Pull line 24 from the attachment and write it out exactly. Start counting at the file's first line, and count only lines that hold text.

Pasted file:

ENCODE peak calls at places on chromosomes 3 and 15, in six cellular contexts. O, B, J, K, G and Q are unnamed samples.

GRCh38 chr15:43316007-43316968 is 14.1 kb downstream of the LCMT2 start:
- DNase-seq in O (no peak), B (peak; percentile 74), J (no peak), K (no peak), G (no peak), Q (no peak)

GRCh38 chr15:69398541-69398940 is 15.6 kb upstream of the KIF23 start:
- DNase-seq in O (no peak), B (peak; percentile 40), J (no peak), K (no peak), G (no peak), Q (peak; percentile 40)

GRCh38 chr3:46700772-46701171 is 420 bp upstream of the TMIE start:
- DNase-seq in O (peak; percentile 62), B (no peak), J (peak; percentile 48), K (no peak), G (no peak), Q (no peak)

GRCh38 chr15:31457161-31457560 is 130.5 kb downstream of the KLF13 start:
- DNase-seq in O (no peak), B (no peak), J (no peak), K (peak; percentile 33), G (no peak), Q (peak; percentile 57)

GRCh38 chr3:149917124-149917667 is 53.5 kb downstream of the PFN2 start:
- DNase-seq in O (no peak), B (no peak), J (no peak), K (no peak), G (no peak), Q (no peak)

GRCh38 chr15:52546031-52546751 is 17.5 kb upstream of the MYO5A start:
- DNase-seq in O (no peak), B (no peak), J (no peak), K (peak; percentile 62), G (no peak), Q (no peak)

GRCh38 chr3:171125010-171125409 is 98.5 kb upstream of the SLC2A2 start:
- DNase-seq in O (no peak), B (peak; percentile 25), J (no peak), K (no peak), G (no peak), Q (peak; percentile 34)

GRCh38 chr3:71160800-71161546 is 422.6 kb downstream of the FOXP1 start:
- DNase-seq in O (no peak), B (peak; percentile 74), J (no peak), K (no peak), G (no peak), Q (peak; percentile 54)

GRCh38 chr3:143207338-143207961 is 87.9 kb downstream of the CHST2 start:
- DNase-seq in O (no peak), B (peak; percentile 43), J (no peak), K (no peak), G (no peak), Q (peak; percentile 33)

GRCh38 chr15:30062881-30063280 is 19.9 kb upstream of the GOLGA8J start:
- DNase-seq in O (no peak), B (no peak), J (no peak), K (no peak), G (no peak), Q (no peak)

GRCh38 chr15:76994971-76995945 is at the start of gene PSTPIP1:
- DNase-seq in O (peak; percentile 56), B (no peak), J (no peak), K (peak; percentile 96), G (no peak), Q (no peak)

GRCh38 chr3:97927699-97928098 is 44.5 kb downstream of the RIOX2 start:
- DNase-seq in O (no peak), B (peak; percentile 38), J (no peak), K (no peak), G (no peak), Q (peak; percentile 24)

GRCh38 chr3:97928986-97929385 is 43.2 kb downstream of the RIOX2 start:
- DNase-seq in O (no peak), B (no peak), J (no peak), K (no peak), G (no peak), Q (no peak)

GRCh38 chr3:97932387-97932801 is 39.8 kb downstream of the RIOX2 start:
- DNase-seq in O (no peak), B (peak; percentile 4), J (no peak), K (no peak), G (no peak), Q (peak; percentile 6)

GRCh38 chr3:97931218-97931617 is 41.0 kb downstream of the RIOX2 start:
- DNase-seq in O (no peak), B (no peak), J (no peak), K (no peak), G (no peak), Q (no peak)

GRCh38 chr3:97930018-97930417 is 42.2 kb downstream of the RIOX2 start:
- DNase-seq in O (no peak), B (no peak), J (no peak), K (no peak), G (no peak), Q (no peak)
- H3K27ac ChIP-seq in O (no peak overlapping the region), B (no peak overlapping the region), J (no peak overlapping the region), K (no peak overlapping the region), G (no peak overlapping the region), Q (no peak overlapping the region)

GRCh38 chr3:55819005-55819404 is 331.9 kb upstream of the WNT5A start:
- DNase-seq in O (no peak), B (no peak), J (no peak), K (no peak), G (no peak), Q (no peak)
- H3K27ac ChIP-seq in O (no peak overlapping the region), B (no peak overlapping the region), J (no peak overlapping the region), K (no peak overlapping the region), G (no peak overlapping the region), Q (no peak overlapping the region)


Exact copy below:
GRCh38 chr3:97927699-97928098 is 44.5 kb downstream of the RIOX2 start: